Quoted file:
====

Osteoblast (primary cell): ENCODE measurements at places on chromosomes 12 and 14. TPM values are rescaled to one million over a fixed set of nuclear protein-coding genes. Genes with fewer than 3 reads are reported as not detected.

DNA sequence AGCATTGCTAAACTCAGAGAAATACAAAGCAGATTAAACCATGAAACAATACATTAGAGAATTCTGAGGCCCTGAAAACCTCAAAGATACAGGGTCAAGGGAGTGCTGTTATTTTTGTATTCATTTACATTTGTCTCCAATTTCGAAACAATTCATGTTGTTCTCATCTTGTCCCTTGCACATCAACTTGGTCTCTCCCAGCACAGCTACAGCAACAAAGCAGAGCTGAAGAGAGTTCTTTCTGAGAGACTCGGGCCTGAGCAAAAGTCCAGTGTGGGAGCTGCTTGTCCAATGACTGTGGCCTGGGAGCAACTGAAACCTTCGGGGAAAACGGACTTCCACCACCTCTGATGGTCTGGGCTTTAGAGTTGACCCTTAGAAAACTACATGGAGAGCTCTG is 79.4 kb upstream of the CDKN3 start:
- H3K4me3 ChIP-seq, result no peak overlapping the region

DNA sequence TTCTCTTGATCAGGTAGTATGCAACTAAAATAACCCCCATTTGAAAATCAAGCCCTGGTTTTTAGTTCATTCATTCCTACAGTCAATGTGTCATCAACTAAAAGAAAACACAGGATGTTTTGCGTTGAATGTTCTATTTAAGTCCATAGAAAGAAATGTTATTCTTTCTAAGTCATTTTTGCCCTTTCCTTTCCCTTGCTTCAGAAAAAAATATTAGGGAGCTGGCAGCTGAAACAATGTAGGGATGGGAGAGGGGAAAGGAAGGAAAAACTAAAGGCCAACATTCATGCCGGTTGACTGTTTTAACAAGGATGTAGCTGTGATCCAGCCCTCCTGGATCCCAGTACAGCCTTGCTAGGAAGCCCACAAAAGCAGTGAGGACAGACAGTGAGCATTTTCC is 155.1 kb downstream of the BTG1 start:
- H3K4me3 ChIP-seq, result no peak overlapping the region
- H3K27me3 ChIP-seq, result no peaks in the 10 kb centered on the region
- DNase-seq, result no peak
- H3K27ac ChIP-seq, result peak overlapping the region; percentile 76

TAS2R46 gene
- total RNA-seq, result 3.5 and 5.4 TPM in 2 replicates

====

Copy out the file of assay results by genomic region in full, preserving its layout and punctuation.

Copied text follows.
Osteoblast (primary cell): ENCODE measurements at places on chromosomes 12 and 14. TPM values are rescaled to one million over a fixed set of nuclear protein-coding genes. Genes with fewer than 3 reads are reported as not detected.

DNA sequence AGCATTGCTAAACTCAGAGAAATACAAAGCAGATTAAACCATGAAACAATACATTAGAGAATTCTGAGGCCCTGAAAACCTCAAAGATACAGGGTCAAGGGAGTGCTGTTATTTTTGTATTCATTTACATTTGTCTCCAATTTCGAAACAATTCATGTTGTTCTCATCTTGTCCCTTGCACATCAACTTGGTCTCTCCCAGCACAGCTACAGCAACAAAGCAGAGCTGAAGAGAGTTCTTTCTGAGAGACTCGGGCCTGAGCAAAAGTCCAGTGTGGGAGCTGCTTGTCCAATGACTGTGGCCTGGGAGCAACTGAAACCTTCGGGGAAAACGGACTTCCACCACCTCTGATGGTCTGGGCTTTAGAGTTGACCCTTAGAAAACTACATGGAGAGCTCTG is 79.4 kb upstream of the CDKN3 start:
- H3K4me3 ChIP-seq, result no peak overlapping the region

DNA sequence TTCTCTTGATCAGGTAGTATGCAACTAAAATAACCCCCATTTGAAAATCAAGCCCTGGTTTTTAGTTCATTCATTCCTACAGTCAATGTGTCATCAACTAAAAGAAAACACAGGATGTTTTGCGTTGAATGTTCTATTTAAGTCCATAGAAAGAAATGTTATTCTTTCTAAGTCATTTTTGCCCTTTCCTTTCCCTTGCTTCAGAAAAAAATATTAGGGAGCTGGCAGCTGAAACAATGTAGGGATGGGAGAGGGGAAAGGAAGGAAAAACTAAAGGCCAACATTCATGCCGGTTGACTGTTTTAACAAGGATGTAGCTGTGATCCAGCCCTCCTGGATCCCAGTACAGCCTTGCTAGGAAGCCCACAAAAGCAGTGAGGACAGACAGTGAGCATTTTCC is 155.1 kb downstream of the BTG1 start:
- H3K4me3 ChIP-seq, result no peak overlapping the region
- H3K27me3 ChIP-seq, result no peaks in the 10 kb centered on the region
- DNase-seq, result no peak
- H3K27ac ChIP-seq, result peak overlapping the region; percentile 76

TAS2R46 gene
- total RNA-seq, result 3.5 and 5.4 TPM in 2 replicates